• April 7: Rand Paul announcement in Kentucky
  • April 9: Cruz, Huckabee, Jindal, and Santorum speak at Homeschool Iowa event
  • April 10: NRA Leadership Forum (Bush, Walker, Perry, Santorum, Pence, Jindal, Rubio, Cruz, Carson, Huckabee, etc. are all speaking)
  • April 13: Rubio announcement in FL
  • April 15: Filing deadline for first-quarter finance numbers

So much for that March 31 deadline in the Iran nuclear talks

Negotiators in Switzerland continued working past their self-imposed deadline in the Iran nuclear talks. An update from NBC’s Andrea Mitchell and Abigail Williams: “The first meeting of the day has begun – Secretary of State John Kerry and Iranian Foreign Minister Zarif and other ministers are in attendance, but Russia, China and France are represented by their political directors. The foreign ministers of Russia and France have departed Switzerland, and China's left earlier yesterday. They are finalizing language in a statement that would come later in the day, barring complications.” The New York Times has more: “As the talks resumed here on Wednesday, an initial accord was potentially within reach but there was still much to work out. Nobody was ruling out the possibility that the negotiations — which also involve Britain, China, France, Germany and Russia — might be extended into the week. ‘Fingers crossed, and we hope to get there during the course of the day,’ Philip Hammond, Britain’s foreign secretary, told reporters.”

Desperately seeking a deal

Bottom line: The United States blowing past this deadline makes it seem like the Obama administration is DESPERATE to make a deal. Yes, it’s maybe a reflection that killing the talks is a worse option. (Does Iran go back to increasing its nuclear production? What happens to international support for furthering sanctioning Iran?) Still, the optics don’t look good, especially when other world foreign ministers have left Switzerland.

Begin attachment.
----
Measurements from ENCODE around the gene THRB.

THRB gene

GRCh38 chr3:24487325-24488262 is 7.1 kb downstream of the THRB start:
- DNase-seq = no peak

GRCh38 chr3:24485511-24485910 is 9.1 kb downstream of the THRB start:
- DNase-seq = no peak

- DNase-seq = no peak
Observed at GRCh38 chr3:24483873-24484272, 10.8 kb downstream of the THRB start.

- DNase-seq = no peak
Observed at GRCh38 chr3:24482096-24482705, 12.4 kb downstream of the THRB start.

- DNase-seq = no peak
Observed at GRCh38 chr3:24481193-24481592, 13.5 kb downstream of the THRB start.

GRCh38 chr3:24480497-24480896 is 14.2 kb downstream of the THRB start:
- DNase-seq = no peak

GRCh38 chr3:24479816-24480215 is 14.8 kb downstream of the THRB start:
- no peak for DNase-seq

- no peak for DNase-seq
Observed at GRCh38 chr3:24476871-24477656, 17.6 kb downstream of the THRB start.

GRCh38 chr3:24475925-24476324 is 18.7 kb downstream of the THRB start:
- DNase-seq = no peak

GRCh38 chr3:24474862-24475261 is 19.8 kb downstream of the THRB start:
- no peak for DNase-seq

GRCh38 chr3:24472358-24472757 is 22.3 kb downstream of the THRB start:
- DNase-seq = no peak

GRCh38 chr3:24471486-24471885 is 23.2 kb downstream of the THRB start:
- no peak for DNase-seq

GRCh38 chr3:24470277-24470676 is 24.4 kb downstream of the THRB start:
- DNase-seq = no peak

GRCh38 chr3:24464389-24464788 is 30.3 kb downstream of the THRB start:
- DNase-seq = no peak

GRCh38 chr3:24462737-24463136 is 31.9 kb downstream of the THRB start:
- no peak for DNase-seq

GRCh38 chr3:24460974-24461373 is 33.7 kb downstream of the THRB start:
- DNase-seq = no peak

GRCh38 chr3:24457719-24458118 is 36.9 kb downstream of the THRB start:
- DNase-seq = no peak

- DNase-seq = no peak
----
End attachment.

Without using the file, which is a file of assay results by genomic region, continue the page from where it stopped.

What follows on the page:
Democratic drama in the Senate

NBC’s Frank Thorp reports on some potential Democratic Senate drama now that Chuck Schumer has emerged as the party’s leader-in-waiting after Harry Reid’s announced retirement last week. Per Thorp: “Senate Democrats could soon be in the middle of a messy battle for the No. 2 spot in leadership after what appeared to be a late night deal between Sens. Dick Durbin (D-IL) and Chuck Schumer (D-NY) to support each other in their respective leadership races apparently never happened, according to a person close to Schumer. According to a Durbin aide, he and Schumer spoke early Friday morning near the end of the 15-hour budget amendment Vote-A-Rama about the impending announcement that Reid would be retiring. According to the Durbin aide, Durbin stated he would support Schumer for leader, and Schumer in return said he would support Durbin to remain as whip. But according to a person close to Schumer, that never happened. “That did not happen, and they know it,” that person told NBC News, noting that Durbin had approached Schumer offering him his support for leader, but that Schumer never reciprocated. The he-said-she-said leaves the door open for another candidate for Whip to possibly emerge, with Sen. Patty Murray (D-WA) on the top of the list.”